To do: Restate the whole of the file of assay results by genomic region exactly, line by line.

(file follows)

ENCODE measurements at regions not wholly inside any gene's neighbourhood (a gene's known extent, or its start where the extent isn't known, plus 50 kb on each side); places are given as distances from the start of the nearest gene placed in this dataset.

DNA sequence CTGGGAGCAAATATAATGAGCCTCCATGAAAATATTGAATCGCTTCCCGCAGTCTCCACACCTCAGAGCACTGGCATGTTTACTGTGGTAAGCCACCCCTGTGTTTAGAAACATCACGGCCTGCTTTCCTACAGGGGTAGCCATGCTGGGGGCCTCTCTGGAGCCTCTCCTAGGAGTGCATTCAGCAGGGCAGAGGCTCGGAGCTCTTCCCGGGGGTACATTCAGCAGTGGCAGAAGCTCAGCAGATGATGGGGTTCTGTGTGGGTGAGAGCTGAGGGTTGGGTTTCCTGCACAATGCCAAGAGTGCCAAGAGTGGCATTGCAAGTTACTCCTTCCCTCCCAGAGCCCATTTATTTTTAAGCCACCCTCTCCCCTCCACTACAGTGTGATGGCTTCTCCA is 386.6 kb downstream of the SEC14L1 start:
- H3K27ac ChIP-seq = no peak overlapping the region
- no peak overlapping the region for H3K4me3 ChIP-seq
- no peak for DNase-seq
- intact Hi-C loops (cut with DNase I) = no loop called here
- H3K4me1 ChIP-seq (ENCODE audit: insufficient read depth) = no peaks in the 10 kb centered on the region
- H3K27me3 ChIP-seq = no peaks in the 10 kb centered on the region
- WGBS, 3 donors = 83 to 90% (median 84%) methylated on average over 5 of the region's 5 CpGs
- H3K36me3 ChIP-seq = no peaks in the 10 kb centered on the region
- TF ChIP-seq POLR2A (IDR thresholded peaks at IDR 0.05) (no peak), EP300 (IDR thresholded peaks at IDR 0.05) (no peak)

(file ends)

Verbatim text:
ENCODE measurements at regions not wholly inside any gene's neighbourhood (a gene's known extent, or its start where the extent isn't known, plus 50 kb on each side); places are given as distances from the start of the nearest gene placed in this dataset.

DNA sequence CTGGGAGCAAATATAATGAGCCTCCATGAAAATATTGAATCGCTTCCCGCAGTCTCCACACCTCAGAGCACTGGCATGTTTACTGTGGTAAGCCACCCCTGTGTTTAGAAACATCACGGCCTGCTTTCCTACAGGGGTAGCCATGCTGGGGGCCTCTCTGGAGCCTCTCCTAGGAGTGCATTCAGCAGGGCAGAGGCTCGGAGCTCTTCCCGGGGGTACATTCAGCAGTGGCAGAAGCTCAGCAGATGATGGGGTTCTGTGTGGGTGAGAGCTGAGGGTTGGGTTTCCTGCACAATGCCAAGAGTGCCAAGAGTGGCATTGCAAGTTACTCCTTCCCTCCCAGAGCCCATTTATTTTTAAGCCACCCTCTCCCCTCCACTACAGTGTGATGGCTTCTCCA is 386.6 kb downstream of the SEC14L1 start:
- H3K27ac ChIP-seq = no peak overlapping the region
- no peak overlapping the region for H3K4me3 ChIP-seq
- no peak for DNase-seq
- intact Hi-C loops (cut with DNase I) = no loop called here
- H3K4me1 ChIP-seq (ENCODE audit: insufficient read depth) = no peaks in the 10 kb centered on the region
- H3K27me3 ChIP-seq = no peaks in the 10 kb centered on the region
- WGBS, 3 donors = 83 to 90% (median 84%) methylated on average over 5 of the region's 5 CpGs
- H3K36me3 ChIP-seq = no peaks in the 10 kb centered on the region
- TF ChIP-seq POLR2A (IDR thresholded peaks at IDR 0.05) (no peak), EP300 (IDR thresholded peaks at IDR 0.05) (no peak)